Admittedly, Hollywood hypocrisy can hardly be said to be a new thing, but even in the venerable and storied annals of that vice in that place, there can be few more spectacular examples than that of Shallow Hal, by Shallow Peter and Shallow Bobby Farrelly. You’ve almost got to admire the chutzpah with which they set out to moralize to us about the shallowness and immaturity of judging women on the basis of their appearance in a movie which stars Gwyneth Paltrow — who occasionally appears, admittedly, in a computer- enhanced fat-suit. Actually, we don’t see Gwyneth in the fat-suit until three quarters of the way through the film. Up until that point, we only see Gwyneth in all her incredible — and incredibly slim — loveliness, though we are meant to believe that everybody but us and the hero, Hal (Jack Black) sees the fat girl.
Hal, that is, has been hypnotized. Or rather, according to his guru, Anthony Robbins (Anthony Robbins) “de-hypnotized.” Like the rest of us, according to Robbins, he has been hypnotized by “society” to see only outward beauty. He has enabled Hal to see the inward beauty instead. Fortunately, we too see beautiful Gwyneth, rather than her fat-suited alter ego — presumably, because we have acquired along with Hal the ability to see inner beauty as if it were that nasty, shallow, sexy, skin-deep beauty that a conspiracy of advertisers and (some other) Hollywood scenarists and casting directors has only equipped us to see. As Homer Simpson would say: Stupid society! But come on, guys. Why not have the courage of your convictions and cast an actual fat girl in the part?
I think we all know the answer to that question. Because nobody would come to see the fat girl, while lots and lots of people will come to see Gwyneth. And not the inner Gwyneth either. The Farrellys may pretend to dislike the sort of alleged shallowness that enjoys looking at attractive women, irrespective of their characters, but they certainly aren’t averse to making a buck off of it. It is not, perhaps, irrelevant that the only way they have of demonstrating the alleged goodness of Rosemary, the fat girl played by Miss Paltrow, is by having her volunteer as a “self-esteem” counselor in a children’s hospital and rejoin the Peace Corps when, as it very briefly seems, her heart has been broken by the sudden opening of Hal’s eyes. This is not to deny that self-esteem and vague promises of “help” to some South Sea island’s women and children are worthy commodities, but couldn’t they have hit on something beautiful in itself and not merely to be inferred from an institutional affiliation? The creeping suspicion arrives: could it be that they don’t know inner beauty when they see it?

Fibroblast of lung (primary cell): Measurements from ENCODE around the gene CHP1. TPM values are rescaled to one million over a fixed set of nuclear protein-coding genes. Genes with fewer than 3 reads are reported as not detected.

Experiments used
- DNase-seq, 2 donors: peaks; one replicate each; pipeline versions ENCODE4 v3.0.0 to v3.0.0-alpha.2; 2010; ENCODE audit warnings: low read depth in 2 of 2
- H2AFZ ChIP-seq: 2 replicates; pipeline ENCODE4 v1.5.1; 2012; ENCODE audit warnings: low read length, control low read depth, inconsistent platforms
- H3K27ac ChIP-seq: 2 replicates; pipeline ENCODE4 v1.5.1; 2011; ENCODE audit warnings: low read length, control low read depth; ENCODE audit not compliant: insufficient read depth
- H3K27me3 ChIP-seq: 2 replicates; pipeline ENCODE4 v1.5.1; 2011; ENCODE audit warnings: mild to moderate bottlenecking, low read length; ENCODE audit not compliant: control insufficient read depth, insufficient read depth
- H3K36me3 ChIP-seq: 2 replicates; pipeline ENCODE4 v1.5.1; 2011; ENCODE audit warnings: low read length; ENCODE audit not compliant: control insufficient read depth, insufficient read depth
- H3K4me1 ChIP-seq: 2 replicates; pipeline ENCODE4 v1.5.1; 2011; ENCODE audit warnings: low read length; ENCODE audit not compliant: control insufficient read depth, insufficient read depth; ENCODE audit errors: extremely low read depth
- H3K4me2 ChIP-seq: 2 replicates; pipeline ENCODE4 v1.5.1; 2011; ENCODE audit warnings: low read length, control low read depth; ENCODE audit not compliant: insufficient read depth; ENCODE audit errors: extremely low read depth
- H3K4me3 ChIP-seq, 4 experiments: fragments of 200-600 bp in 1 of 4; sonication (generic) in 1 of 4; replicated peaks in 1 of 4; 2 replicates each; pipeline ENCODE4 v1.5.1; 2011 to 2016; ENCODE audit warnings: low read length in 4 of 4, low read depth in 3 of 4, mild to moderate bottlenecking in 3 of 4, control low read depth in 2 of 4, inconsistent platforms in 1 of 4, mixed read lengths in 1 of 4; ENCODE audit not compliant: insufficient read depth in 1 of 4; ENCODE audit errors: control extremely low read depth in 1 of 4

It is interesting to me that they also make Rosemary the daughter of a billionaire (Joe Viterelli) who just happens to be Hal’s boss. At one point, Hal’s sidekick, Maurizio (Jason Alexander) comes out and says to him: “You’ve got to admit you wouldn’t be talking to this woolly mammoth if her father wasn’t the president of the company.” Fortunately for Hal, he hasn’t got to admit this, thanks to Mr Robbins’s helpful deprogramming which temporarily conceals from him that she is a woolly mammoth. And by the time his eyes are opened, we are supposed to have forgotten about this little moral dilemma. Neither Hal nor the Farrellys nor anyone else wants to deal with the problem of a man’s dating an unattractive woman an attachment to whom is likely considerably to enrich him. The sort of magic wrought upon Hal by Mr Robbins may not be so rare when it is accomplished by money.
Could it be that Jack’s interest in tubby is not just a weird delusion but motivated by greed? Of course not. How could he love the goodness in Rosemary if he were not good himself? The millions that come with her are just an extra added bonus. For being good. And for being in a Hollywood version of a morality tale.